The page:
Monday, March 26, 2012

Long Life Warranty

I have known since I was 9 years old that I have a warranty. I will live to at least 96.  I had been diagnosed with scoliosis and my family acted like this was a tragedy. The doctor wanted to fuse my spine and put a rod in my back. If I refused, he assured my family that I would grow up to be an ugly cripple.  During some quiet time, alone in my room, I demanded that the universe tell me what was really going on.

I found myself in a black marble courtroom with a judge who loved me very much.  The judge said I didn’t need to get the surgery I would not grow up to be an ugly cripple. Since this judge seemed to know (and control) my future, I asked for a long life.  The judge warned me that a long life is not always a blessing.  He made me promise not to forget to love life.  Then he promised me at least 96 years.

Silly me.  I thought that meant 96 healthy active years.  I was 9. I was healthy. I didn’t then know anybody who had experienced anything worse than a broken arm or leg.  The kids got a cast put on them and they healed.  I refused the surgery and I did not grow up to be an ugly crippled adult.

I didn’t take this as license to abuse my body or take unnecessary risks. I eat whole foods. I exercise daily. I stay active mentally and physically.

For over 60 years, this paid off.  Then I got hit by a car.  Not lethal, but enough to let me know that no precautions in the world are the same as protection.  That 96 years might mean many years in a wheelchair.  But I got my collar bone repaired. I got a new hip. I went to PT and I got my life back.

Two weeks ago I found a lump in my breast. I’ve had friends and relatives die of cancer. And before they died, they had surgeries and chemo and radiation and a generally painful miserable existence.

Since then I’ve been on the medical test circuit with injections and withdrawals and scans that mean fasting and lying still for half an hour.  (I HATE needles!)

I decided to meditate which keeps my body fairly still.  Afterwards the technician asked if I’d taken a sedative.  Hah! I rode my bike there.

These folks scanned my entire body, looking for cancer.  All they could find was the lump that I could feel.  Then the surgeon made an appointment and took it out. The preliminary lab report said it was cancer. She took a couple of lymph nodes. They did not have cancer.

The lump has been sent to another lab for further testing.  Later this week I’ll find out if I need radiation and / or chemo.  

I’ve had 4 surgeries in the past 3 years, and I’m looking at more painful treatments.  This is not the quality of  long life I was hoping for at age 9.  I see why some people forget to love life. It surprises me that I do not doubt that warranty.  I will live through this.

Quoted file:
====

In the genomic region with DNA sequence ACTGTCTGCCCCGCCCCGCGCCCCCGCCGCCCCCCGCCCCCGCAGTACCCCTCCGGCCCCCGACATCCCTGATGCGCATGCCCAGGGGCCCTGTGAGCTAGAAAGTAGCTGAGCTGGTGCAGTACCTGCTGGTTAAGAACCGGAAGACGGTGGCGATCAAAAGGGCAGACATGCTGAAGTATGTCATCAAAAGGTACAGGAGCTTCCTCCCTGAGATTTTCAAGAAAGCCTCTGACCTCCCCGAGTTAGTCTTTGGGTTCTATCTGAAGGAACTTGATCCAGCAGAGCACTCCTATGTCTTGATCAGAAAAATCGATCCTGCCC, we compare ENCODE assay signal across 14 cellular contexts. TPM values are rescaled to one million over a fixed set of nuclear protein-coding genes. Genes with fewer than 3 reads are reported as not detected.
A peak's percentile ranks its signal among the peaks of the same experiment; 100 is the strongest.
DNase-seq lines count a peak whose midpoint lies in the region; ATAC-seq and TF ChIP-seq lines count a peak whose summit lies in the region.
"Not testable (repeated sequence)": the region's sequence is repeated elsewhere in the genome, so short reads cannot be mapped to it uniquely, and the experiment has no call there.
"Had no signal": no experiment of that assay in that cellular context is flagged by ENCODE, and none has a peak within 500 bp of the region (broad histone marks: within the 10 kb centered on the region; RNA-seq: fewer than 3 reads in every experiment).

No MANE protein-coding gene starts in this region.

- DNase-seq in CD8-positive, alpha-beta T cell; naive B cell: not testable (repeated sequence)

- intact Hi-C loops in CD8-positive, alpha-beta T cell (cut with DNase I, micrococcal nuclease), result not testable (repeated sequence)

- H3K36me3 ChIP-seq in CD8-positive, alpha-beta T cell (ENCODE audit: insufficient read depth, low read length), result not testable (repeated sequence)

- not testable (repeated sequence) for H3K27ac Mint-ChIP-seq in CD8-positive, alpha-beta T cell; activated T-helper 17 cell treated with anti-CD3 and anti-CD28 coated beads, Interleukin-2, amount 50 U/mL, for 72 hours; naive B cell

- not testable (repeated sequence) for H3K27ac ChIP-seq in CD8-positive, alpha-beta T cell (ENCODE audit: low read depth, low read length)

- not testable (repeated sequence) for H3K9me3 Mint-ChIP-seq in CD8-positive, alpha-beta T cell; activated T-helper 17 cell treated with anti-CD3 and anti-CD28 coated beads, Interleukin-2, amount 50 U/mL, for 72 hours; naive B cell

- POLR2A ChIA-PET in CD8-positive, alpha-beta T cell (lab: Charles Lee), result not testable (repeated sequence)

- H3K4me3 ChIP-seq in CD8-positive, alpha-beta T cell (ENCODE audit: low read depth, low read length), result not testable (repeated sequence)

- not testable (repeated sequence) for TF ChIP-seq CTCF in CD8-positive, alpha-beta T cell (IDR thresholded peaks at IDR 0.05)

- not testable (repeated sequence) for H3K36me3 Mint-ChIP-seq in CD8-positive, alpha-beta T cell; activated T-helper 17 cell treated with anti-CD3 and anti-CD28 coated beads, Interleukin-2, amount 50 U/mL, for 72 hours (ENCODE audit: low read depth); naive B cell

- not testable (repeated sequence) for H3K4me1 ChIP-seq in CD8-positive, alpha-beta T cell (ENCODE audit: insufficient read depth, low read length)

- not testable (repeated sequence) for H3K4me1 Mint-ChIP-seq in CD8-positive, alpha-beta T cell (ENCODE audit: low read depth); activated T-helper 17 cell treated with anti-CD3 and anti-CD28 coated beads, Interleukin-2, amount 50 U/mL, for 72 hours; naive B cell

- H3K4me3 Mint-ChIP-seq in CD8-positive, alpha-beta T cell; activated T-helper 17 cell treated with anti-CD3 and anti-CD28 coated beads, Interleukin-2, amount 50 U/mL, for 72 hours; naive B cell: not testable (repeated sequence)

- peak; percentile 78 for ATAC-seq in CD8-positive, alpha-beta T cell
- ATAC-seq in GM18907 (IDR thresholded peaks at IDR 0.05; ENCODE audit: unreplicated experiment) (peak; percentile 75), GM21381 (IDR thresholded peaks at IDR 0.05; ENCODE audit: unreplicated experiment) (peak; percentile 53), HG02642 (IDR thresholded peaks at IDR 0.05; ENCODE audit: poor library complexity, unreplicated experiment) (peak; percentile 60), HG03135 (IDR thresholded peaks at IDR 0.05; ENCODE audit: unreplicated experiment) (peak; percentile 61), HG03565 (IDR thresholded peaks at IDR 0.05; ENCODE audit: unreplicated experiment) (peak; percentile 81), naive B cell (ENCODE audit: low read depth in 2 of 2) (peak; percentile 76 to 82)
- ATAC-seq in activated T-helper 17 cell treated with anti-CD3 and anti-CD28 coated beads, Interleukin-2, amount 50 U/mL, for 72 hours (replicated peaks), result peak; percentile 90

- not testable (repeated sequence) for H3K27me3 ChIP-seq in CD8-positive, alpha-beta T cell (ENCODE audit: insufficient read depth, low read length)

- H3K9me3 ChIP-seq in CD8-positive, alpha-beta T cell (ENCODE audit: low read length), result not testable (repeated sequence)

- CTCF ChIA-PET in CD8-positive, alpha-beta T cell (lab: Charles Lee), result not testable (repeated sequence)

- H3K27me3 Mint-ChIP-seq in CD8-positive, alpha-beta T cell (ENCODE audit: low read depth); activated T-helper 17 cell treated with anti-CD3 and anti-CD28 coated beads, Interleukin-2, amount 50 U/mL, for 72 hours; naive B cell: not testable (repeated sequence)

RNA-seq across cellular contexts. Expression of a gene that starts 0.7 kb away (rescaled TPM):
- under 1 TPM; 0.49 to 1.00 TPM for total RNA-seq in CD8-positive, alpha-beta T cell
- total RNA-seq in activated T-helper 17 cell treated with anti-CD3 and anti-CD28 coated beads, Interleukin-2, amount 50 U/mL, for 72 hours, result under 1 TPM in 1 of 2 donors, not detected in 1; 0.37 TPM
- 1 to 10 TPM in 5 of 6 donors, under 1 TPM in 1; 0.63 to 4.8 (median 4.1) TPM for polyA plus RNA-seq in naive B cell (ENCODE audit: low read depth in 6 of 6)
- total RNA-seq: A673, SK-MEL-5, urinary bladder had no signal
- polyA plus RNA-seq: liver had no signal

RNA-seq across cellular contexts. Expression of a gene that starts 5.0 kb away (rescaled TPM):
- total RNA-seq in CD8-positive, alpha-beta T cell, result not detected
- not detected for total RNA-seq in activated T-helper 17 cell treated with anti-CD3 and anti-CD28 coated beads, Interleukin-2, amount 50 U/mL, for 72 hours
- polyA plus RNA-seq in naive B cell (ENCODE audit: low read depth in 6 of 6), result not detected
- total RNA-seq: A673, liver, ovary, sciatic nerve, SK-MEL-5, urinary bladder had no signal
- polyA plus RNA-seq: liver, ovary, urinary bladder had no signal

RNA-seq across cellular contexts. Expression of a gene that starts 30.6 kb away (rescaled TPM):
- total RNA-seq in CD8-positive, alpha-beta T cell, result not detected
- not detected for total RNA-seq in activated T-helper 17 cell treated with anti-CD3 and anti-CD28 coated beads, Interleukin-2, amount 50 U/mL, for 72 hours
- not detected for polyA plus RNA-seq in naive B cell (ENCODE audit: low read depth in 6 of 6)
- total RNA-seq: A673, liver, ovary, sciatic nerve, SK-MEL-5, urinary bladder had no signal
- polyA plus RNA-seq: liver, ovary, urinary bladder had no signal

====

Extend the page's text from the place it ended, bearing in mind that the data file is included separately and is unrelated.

1. This is a wonderful post. Thank you for writing it when so much is going on. You know all the people who love you are rooting for you and we all agree you will have your 96 years. Love XOXO

  2. Thank you for letting us know how the prelim went! Yes, I suspect there will be more challenges, but at the same time you'll be leaping forward in other life directions. I need to live (healthy and working) past 96 to get everything I need to do done.

  3. Alison and Jacqueline, I expect you two to be there with me into the future!

  4. I am new here. Love your blog and just wanted you to know that I will be praying for you. We are on this road through the good and the bad but I won't trade it for anything. Jacqueline, I agree. I have way too much to do to ever stop.

  5. Becky, Thanks!I hope you get to enjoy your wish list of accomplishments!

  6. I'm a reader who has never before left a comment. I'm a bit younger (living past 50??) but my husband is in the "almost 70" category and I/we can relate to much of what you write.

    Six months ago during a routine exam a lump was seen in my breast. Yes, seen on an ultrasound but not felt. Not only was it not felt but it wasn't seen on my mammogram either. I went through all the testing, waiting and anguish that you're likely going through right now. It wasn't fun. At all. I also educated myself on breast cancer and when I finally made it to the most esteemed oncologist who treats only breast cancer (after visits to the surgical oncologist, radiologist, radiation oncologist, MRI, biopsies (plural) and testing etc. etc.) I had my eyes wide open. I had a lumpectomy with a sentinal node resection. It wasn't that bad; really wasn't. Outpatient surgery, home with drains, driving around two days later. Piece of cake compared to your hip replacement as you described it. Unfortunately for me a small deposit made it into my sentinal node. Even so, chemo was recommended/optional and radiation was a must. All things are relative but chemo wasn't that bad, especially considering the alternative. If you have to go through it please know there are ways the doctors can successfully manage the side effects and discomfort compared to even 5 or 10 years ago.

    Right now I'm on my 11th day of radiation (out of 33) and that isn't bad either. It's just a nuisance to have to go to the hospital every day. This is just another small glitch on the way to my reaching 96.

    I choose to think positive about living until 96 and, as I know you from your writing, I think you will too. Continue to be positive, enjoy your family, do everything that you want to do, once you get the results of your testing then educate yourself on your specific type of cancer and be your own loudest advocate.

    I look forward to continuing to read your blog entries when I'm past 80 and you're past 90!!


  7. Nadine,
    Thanks much for your support and telling me of your experience. Yes, it's amazing to feel well and have a lethal disease. I'm glad you are going to be there into the future! Lois